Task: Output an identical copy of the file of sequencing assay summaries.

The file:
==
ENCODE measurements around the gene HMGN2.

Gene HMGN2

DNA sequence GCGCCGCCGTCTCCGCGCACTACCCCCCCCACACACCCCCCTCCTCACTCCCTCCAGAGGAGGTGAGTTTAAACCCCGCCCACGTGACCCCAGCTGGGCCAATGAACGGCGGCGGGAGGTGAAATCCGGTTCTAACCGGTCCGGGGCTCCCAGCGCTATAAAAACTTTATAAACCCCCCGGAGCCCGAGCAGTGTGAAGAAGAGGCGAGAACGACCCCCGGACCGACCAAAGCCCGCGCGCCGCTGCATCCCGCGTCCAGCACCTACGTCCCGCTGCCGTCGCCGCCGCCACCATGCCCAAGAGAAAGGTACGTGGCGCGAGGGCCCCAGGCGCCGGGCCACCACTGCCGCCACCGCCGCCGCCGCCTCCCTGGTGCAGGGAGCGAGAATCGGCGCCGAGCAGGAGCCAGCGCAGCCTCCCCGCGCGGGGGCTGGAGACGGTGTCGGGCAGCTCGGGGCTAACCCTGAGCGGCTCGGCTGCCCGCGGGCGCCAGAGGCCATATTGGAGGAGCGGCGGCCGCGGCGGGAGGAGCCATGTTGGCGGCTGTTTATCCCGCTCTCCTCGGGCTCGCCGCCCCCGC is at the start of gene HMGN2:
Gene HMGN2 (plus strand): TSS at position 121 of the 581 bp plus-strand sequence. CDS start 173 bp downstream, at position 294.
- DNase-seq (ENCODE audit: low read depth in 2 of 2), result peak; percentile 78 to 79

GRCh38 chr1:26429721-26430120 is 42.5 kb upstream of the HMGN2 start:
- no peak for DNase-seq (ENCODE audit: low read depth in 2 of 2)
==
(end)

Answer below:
ENCODE measurements around the gene HMGN2.

Gene HMGN2

DNA sequence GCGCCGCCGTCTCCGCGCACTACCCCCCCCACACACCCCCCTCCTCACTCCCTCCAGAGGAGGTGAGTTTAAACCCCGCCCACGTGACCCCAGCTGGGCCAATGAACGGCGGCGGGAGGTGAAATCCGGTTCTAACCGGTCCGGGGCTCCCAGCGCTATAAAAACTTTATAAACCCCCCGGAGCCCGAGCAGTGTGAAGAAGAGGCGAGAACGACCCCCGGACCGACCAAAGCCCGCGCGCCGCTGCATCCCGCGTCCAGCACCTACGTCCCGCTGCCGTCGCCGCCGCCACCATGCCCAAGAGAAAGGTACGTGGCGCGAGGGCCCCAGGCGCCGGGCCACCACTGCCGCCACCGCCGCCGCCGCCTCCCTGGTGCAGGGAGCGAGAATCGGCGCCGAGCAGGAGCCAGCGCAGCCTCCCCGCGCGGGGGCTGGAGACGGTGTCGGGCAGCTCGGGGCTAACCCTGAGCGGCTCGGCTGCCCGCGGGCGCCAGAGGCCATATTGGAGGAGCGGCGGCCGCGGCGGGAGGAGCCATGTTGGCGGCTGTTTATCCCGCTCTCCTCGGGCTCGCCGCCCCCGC is at the start of gene HMGN2:
Gene HMGN2 (plus strand): TSS at position 121 of the 581 bp plus-strand sequence. CDS start 173 bp downstream, at position 294.
- DNase-seq (ENCODE audit: low read depth in 2 of 2), result peak; percentile 78 to 79

GRCh38 chr1:26429721-26430120 is 42.5 kb upstream of the HMGN2 start:
- no peak for DNase-seq (ENCODE audit: low read depth in 2 of 2)